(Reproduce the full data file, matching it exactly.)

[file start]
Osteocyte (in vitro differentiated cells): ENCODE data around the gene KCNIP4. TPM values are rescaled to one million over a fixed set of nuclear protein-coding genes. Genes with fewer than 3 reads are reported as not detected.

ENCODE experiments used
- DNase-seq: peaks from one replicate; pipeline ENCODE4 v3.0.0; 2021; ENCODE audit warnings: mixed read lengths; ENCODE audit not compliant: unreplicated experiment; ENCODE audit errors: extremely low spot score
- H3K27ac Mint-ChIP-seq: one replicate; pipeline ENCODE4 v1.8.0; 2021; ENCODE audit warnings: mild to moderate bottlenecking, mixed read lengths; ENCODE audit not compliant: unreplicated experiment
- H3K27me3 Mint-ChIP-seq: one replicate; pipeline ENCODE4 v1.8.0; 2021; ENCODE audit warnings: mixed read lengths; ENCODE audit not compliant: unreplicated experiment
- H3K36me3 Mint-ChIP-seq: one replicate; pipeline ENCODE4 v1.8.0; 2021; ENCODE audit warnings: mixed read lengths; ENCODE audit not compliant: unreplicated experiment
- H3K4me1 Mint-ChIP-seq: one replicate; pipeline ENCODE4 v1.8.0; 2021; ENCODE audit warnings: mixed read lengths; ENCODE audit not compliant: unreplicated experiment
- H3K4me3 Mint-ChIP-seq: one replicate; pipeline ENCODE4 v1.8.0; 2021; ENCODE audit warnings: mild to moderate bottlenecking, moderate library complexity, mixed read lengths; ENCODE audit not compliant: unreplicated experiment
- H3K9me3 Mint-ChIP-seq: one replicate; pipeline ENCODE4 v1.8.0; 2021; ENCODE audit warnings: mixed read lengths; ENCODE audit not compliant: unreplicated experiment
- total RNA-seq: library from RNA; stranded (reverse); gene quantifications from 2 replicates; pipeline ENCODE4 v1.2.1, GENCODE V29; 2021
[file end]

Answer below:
Osteocyte (in vitro differentiated cells): ENCODE data around the gene KCNIP4. TPM values are rescaled to one million over a fixed set of nuclear protein-coding genes. Genes with fewer than 3 reads are reported as not detected.

ENCODE experiments used
- DNase-seq: peaks from one replicate; pipeline ENCODE4 v3.0.0; 2021; ENCODE audit warnings: mixed read lengths; ENCODE audit not compliant: unreplicated experiment; ENCODE audit errors: extremely low spot score
- H3K27ac Mint-ChIP-seq: one replicate; pipeline ENCODE4 v1.8.0; 2021; ENCODE audit warnings: mild to moderate bottlenecking, mixed read lengths; ENCODE audit not compliant: unreplicated experiment
- H3K27me3 Mint-ChIP-seq: one replicate; pipeline ENCODE4 v1.8.0; 2021; ENCODE audit warnings: mixed read lengths; ENCODE audit not compliant: unreplicated experiment
- H3K36me3 Mint-ChIP-seq: one replicate; pipeline ENCODE4 v1.8.0; 2021; ENCODE audit warnings: mixed read lengths; ENCODE audit not compliant: unreplicated experiment
- H3K4me1 Mint-ChIP-seq: one replicate; pipeline ENCODE4 v1.8.0; 2021; ENCODE audit warnings: mixed read lengths; ENCODE audit not compliant: unreplicated experiment
- H3K4me3 Mint-ChIP-seq: one replicate; pipeline ENCODE4 v1.8.0; 2021; ENCODE audit warnings: mild to moderate bottlenecking, moderate library complexity, mixed read lengths; ENCODE audit not compliant: unreplicated experiment
- H3K9me3 Mint-ChIP-seq: one replicate; pipeline ENCODE4 v1.8.0; 2021; ENCODE audit warnings: mixed read lengths; ENCODE audit not compliant: unreplicated experiment
- total RNA-seq: library from RNA; stranded (reverse); gene quantifications from 2 replicates; pipeline ENCODE4 v1.2.1, GENCODE V29; 2021